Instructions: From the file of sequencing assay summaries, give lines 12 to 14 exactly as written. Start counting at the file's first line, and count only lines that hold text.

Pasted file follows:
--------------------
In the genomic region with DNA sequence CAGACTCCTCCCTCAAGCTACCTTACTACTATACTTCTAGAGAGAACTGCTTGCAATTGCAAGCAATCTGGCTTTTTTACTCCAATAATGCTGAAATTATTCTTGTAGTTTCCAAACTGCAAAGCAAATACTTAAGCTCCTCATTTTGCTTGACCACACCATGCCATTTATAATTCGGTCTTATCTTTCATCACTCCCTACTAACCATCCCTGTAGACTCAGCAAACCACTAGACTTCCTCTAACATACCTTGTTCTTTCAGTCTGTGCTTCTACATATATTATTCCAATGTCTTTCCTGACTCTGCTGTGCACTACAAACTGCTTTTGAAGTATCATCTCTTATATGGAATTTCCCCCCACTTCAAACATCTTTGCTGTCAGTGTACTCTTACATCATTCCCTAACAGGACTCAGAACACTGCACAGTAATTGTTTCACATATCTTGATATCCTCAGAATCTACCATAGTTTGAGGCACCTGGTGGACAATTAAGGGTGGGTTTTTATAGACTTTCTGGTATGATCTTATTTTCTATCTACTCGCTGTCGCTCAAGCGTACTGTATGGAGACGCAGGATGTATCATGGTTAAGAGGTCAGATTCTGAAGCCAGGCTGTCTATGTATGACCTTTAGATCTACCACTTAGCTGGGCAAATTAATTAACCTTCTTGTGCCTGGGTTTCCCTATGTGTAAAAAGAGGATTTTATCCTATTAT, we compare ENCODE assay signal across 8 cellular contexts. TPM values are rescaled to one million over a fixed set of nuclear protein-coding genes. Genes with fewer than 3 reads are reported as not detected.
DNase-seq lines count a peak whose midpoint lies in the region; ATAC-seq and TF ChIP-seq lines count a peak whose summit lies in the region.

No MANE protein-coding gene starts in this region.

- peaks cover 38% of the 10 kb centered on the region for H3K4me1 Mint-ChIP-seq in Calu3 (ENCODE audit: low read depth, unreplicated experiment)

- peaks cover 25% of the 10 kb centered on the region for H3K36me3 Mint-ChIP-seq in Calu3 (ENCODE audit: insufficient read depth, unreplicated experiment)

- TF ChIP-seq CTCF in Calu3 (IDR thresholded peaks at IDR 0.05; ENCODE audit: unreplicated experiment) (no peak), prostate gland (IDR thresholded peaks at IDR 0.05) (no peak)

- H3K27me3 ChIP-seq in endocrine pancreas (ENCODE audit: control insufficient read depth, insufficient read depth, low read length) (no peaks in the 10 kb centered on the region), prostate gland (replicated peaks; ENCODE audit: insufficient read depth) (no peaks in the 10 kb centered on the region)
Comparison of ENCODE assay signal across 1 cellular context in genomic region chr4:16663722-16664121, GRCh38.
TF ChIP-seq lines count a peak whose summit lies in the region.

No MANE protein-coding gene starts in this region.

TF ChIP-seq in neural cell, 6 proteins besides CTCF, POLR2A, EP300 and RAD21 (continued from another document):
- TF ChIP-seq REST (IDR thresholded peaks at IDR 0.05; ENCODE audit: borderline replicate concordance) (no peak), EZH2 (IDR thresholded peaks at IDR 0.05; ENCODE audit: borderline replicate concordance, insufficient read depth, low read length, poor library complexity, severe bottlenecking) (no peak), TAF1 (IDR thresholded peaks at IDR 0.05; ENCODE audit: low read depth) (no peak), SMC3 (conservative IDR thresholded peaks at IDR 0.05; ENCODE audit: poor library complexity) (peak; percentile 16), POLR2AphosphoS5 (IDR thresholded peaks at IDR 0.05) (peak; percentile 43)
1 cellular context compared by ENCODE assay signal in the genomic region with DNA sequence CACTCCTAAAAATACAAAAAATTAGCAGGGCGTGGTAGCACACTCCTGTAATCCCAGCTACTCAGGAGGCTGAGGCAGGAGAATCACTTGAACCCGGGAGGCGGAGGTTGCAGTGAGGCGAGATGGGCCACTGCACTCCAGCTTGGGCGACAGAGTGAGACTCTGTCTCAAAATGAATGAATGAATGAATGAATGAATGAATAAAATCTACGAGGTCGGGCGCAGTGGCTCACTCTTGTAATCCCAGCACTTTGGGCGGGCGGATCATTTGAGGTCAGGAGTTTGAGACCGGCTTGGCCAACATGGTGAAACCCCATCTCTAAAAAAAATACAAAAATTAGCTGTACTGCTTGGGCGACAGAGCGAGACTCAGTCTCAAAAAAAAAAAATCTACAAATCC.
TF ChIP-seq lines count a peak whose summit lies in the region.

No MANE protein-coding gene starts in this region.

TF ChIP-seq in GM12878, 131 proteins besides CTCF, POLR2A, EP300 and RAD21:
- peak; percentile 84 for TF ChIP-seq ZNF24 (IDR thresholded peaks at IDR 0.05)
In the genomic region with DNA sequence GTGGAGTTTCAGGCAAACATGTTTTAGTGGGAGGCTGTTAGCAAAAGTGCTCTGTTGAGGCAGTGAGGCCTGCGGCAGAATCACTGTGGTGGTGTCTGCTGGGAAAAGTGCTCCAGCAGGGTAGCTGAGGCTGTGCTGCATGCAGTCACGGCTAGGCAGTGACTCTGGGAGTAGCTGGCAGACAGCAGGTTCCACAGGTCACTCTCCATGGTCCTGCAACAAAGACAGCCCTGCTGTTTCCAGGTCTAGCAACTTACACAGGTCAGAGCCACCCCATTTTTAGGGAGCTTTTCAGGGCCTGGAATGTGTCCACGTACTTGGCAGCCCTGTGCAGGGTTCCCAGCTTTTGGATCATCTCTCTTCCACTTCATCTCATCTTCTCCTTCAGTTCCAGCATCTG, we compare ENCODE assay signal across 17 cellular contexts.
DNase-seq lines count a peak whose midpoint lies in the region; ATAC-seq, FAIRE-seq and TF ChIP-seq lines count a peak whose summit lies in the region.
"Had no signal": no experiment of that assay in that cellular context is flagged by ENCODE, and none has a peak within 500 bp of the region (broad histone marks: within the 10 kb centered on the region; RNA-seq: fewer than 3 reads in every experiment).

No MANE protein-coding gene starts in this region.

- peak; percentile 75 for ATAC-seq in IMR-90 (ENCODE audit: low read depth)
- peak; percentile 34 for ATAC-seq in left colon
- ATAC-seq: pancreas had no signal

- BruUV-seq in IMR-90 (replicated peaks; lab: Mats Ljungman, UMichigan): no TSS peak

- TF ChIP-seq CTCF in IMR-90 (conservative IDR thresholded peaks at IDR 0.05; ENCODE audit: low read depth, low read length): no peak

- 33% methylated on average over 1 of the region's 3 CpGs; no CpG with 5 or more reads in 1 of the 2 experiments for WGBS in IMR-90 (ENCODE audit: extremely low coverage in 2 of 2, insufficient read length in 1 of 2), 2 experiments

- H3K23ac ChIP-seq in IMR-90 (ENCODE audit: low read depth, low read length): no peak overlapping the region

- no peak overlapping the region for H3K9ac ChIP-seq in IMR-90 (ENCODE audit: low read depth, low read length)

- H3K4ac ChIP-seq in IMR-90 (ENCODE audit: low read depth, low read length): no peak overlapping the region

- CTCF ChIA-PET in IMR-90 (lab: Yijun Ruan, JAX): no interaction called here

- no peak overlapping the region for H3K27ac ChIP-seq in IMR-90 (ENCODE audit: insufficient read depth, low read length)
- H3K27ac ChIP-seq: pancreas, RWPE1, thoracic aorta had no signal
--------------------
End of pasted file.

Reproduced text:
- TF ChIP-seq REST (IDR thresholded peaks at IDR 0.05; ENCODE audit: borderline replicate concordance) (no peak), EZH2 (IDR thresholded peaks at IDR 0.05; ENCODE audit: borderline replicate concordance, insufficient read depth, low read length, poor library complexity, severe bottlenecking) (no peak), TAF1 (IDR thresholded peaks at IDR 0.05; ENCODE audit: low read depth) (no peak), SMC3 (conservative IDR thresholded peaks at IDR 0.05; ENCODE audit: poor library complexity) (peak; percentile 16), POLR2AphosphoS5 (IDR thresholded peaks at IDR 0.05) (peak; percentile 43)
1 cellular context compared by ENCODE assay signal in the genomic region with DNA sequence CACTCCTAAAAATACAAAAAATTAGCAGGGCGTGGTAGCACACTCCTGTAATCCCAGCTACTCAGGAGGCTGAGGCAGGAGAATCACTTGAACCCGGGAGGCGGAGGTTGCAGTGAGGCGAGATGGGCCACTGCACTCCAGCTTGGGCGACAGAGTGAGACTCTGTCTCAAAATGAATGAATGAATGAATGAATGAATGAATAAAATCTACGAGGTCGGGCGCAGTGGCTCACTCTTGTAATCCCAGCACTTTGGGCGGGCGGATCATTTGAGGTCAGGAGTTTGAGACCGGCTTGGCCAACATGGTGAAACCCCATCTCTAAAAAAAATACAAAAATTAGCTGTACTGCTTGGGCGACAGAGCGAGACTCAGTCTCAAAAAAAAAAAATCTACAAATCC.
TF ChIP-seq lines count a peak whose summit lies in the region.